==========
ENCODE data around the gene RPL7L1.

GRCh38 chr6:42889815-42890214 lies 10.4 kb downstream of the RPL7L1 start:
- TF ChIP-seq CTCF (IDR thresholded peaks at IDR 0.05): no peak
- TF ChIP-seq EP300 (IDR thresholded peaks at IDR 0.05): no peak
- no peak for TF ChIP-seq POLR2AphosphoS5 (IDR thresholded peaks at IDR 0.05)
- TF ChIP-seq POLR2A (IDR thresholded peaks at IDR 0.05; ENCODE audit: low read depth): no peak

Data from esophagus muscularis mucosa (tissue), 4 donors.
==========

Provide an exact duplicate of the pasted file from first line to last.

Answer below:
ENCODE data around the gene RPL7L1.

GRCh38 chr6:42889815-42890214 lies 10.4 kb downstream of the RPL7L1 start:
- TF ChIP-seq CTCF (IDR thresholded peaks at IDR 0.05): no peak
- TF ChIP-seq EP300 (IDR thresholded peaks at IDR 0.05): no peak
- no peak for TF ChIP-seq POLR2AphosphoS5 (IDR thresholded peaks at IDR 0.05)
- TF ChIP-seq POLR2A (IDR thresholded peaks at IDR 0.05; ENCODE audit: low read depth): no peak

Data from esophagus muscularis mucosa (tissue), 4 donors.